Kava Kava root promotes stress relief, is considered to reduce anxiety and thought to be an herbal sleep aid.
What is Kava?
Kava Kava (Piper Methysticum) is a plant found in the Western Pacific Islands and consumed throughout the Pacific Ocean’s Polynesian culture for its’ sedative effects.
Native and traditional cultures have been taking advantage of the benefits of Kava Kava for thousands of years, where it is a popular social drink similar to alcohol.
Kava supplements are taken from the root of the plant and chewed or grounded up with water or extract. The name KAVA comes from the Polynesian word “Awa” which means bitter.
This plants key active ingredients are called Kavalactones, which are known to produce sedative calming effects that some say are equal to anti-anxiety medications.
In terms of Nootropics, Kavalactones has been extracted from the plant and modern science has produced a synthetic supplement that is thought to have many benefits.
Kava Kava supplements are thought to provide relief of stress, anxiety and insomnia. However, it may pose certain potential risks to the liver.
What is Kava Used for?
Just how Kava Kava works is not fully understood however it’s thought to have sedative effects that work similarly to certain tranquilizers.
It is thought that KAVA produces similar brain waves that occur in prescriptive tranquilizers including benzodiazepines, which are the drugs that enhance GABA in the brain. This is similar to the effect of Valium (diazepam)
Kava is also thought to be used for symptoms of withdrawal from benzodiazepine drugs. However it is not suggested to take them at the same time. More research needs to be conducted to confirm this.
It is thought to be a remedy for anxiety, relaxing the muscles and is also considered non addictive. Actually, it may be less effective with use over time. Some studies suggest that this supplement may be able to treat general anxiety and social anxiety.
Kava is also used for pain related to the muscles from excessive strain or injury and also reducing pain from muscle spasms. It is also thought to be used for symptoms of ADHD, migraines and symptoms of menopause.
It is most commonly used to promote deep sleep (REM), reduce stress and anxiety and improve mood without effecting cognitive functions including concentration and reaction times. These can be common side effects when taking Xanax or Valium.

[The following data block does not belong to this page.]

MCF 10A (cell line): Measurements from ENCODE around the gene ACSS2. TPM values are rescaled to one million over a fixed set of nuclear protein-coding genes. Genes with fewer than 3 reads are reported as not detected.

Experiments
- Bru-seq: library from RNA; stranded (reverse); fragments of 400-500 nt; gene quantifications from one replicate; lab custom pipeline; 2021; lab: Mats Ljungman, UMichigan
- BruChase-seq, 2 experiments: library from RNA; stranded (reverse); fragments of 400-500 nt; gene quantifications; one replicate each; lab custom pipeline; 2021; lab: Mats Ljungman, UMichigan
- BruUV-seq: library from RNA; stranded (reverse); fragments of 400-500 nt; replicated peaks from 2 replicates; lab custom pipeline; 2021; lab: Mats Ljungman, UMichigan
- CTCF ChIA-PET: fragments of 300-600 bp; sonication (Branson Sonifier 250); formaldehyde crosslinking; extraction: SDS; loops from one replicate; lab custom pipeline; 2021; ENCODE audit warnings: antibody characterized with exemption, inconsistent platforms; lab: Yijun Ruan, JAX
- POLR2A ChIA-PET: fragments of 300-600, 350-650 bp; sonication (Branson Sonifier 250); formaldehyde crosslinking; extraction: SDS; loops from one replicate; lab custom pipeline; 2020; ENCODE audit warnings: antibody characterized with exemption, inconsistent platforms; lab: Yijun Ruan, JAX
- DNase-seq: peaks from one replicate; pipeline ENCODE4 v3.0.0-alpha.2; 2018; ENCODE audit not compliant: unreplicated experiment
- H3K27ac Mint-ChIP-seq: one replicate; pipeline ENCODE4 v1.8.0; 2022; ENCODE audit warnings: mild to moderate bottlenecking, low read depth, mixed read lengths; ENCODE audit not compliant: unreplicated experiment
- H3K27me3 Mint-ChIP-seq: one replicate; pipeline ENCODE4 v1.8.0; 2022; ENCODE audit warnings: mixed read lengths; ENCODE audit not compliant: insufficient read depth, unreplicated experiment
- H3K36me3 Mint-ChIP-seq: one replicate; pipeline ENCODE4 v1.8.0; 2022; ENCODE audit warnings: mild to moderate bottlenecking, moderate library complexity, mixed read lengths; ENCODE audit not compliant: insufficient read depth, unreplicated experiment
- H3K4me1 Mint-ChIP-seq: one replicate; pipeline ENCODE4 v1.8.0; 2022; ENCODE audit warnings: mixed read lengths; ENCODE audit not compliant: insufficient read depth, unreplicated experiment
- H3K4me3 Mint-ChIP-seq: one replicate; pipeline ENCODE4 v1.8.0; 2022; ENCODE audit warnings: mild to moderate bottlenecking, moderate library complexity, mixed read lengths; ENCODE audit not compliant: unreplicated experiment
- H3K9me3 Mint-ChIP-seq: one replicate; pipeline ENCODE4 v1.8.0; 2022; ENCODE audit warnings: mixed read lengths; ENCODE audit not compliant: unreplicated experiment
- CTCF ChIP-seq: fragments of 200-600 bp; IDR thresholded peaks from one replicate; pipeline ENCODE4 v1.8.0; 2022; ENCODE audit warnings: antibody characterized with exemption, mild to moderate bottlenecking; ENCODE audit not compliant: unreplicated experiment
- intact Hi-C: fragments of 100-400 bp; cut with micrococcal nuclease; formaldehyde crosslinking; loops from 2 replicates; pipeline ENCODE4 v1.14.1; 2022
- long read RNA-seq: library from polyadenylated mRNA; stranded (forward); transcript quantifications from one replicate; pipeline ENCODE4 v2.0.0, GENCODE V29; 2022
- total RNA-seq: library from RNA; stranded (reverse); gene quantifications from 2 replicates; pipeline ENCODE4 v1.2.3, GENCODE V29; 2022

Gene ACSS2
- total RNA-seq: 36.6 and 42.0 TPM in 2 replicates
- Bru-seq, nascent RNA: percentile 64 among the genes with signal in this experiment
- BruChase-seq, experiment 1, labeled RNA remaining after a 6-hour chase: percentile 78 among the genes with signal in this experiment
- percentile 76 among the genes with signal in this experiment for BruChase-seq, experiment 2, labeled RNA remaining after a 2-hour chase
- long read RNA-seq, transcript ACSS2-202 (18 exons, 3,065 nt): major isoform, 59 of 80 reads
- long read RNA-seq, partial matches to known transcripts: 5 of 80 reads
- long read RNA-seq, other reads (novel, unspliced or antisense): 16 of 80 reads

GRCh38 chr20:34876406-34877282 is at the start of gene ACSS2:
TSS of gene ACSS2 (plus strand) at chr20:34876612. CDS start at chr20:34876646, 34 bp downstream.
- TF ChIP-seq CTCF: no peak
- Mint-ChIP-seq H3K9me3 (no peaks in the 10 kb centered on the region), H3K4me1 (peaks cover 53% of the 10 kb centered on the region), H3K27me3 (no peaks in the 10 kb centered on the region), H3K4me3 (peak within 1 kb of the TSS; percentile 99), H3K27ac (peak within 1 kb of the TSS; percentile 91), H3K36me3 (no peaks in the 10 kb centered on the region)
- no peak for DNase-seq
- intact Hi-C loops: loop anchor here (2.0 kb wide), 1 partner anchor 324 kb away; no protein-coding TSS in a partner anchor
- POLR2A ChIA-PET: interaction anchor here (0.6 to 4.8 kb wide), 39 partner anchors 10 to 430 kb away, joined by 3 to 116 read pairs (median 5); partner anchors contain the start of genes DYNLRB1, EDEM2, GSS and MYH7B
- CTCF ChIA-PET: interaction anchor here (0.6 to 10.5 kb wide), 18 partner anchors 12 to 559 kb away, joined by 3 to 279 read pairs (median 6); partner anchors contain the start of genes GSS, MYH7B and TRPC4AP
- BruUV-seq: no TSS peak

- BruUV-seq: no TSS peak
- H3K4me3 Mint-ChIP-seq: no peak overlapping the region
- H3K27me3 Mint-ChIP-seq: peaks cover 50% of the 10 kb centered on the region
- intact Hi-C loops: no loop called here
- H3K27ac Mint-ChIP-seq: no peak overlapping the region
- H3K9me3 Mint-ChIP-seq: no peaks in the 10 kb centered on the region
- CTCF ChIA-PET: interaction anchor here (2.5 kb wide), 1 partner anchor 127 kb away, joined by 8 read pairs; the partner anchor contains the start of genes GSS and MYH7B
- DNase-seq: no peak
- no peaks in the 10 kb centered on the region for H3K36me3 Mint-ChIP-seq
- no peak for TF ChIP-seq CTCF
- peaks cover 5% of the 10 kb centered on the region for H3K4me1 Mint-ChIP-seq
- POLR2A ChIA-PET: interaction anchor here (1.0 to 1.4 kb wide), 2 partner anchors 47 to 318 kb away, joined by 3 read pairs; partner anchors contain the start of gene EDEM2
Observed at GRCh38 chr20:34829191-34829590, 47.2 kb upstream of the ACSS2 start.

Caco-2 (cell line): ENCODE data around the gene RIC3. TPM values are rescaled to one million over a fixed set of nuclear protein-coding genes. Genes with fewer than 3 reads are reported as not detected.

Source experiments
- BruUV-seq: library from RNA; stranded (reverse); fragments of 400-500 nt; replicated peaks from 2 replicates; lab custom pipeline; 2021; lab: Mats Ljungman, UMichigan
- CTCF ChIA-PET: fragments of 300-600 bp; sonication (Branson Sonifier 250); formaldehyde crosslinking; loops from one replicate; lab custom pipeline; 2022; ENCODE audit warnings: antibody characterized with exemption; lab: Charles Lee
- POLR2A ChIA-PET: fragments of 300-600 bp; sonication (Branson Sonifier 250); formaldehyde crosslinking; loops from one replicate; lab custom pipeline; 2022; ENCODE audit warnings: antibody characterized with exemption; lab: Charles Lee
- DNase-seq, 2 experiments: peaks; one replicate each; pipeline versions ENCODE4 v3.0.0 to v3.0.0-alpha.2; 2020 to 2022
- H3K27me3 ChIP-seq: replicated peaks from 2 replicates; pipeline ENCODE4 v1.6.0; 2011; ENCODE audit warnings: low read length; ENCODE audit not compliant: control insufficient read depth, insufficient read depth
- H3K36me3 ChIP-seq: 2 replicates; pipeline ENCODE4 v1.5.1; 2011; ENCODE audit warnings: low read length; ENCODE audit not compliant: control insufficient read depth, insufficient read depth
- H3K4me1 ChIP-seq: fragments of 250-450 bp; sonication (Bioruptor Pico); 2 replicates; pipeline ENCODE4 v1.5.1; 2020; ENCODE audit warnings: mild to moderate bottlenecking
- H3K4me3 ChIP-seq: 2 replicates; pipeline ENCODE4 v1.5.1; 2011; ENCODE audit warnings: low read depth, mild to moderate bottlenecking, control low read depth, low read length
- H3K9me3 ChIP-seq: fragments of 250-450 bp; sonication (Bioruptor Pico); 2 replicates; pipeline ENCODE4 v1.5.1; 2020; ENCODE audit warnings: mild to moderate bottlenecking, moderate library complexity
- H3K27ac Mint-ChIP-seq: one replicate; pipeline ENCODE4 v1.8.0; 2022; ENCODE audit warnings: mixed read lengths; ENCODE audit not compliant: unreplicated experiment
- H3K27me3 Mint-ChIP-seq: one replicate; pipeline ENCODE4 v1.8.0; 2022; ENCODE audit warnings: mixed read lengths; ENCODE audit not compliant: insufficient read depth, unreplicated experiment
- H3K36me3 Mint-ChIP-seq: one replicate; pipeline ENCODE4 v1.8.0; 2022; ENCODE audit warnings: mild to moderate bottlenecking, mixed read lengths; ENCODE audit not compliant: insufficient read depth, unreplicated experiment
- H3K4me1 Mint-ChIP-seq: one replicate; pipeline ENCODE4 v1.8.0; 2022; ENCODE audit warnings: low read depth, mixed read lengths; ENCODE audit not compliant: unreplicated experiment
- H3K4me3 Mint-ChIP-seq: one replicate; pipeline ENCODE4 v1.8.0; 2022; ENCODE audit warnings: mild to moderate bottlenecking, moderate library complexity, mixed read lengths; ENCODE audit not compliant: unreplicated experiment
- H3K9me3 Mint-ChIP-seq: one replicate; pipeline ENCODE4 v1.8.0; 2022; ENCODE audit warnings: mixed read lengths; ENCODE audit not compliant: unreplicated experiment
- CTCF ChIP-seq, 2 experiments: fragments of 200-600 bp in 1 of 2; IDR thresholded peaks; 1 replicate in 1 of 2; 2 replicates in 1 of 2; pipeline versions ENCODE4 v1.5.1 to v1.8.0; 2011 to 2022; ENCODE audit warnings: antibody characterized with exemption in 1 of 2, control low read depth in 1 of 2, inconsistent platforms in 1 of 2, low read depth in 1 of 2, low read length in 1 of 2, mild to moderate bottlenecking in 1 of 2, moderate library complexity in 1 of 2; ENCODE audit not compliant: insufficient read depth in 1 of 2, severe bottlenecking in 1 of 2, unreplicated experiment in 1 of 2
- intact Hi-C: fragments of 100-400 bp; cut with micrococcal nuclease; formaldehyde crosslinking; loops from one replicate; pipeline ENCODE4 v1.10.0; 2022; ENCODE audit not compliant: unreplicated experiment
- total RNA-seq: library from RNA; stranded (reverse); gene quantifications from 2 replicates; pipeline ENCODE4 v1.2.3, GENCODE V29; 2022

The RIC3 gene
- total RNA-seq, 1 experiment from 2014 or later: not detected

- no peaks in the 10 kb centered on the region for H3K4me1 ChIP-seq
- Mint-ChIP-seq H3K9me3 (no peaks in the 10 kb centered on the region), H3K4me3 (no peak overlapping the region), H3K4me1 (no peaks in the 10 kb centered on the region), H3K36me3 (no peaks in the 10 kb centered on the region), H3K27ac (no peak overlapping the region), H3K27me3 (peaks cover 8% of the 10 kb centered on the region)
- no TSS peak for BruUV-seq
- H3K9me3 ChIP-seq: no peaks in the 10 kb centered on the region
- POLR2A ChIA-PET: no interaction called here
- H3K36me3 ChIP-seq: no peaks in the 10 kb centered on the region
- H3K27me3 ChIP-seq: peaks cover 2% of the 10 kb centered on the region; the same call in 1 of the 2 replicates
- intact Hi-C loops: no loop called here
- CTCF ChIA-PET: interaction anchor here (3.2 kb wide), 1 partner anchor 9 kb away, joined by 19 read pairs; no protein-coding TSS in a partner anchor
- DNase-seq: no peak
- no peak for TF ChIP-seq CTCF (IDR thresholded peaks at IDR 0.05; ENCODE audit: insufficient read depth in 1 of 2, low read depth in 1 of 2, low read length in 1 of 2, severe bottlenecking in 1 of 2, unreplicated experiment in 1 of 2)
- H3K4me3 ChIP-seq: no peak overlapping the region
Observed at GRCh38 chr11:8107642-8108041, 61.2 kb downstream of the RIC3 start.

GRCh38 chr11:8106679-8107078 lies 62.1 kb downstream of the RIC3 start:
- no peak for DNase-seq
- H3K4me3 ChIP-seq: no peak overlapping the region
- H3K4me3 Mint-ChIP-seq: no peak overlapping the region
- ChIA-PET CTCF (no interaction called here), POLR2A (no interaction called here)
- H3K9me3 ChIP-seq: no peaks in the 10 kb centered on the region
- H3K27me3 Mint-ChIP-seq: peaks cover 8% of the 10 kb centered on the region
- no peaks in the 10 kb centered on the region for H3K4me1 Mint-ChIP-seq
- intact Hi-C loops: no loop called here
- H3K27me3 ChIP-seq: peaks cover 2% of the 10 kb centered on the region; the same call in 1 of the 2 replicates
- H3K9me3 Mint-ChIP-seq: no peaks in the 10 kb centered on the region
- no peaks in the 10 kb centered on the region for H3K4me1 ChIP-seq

Although there is limited research to confirm this, some research has shown that Kava may improve the ability to fall asleep and stay asleep. Plant based remedies are becoming very popularly sought out to help with sleeping disorders and insomnia.
Kava Kava Supplement It promotes;
- Reduced insomnia
- Control anxiety
- Muscle relaxer
- Improve restlessness
- Stress relief
- Improve mood
Some common user reviews when taking KAVA:
- A numbing and relaxing feeling like a mild sedative
- Can reduce chronic anxiety while trying to fall sleep
- Helps you shut down the mind
- May experience tingly feelings in your body
- Your muscles feel relaxed
Kava Kava Side Effects
KAVA supplements may be helpful in reducing symptoms of many anxiety related disorders, however they can be potentially toxic to the liver and can pose some safety concerns.
There have been a few reports that Kava supplements have caused serious liver issues.
It is not clear how the negative affects of KAVA on the liver were influenced and whether it is the direct affect of KAVA or associated with other medications taken simultaneously.
If you’re concerned, there are many other GABAergic supplements that produce similar effects without such hard results on the liver such as; Phenibut and it may be advisable to speak with your doctor first before taking Kava.
Stacking means using two Nootropics together to enhance the effect or to supplement it. Users find stacking Kava with 5-HTP works well for pain relief and mobility.
It is recommended that you use these supplements in spurts and start at the lowest dose possible to gauge the effect on your own body.
It is recommended to take between 250mg to 500mg per day. All our bodies react differently so it’s best to experiment and make adjustments to see what works for you.
These are general guidelines. If you have any concerns, please consult your doctor.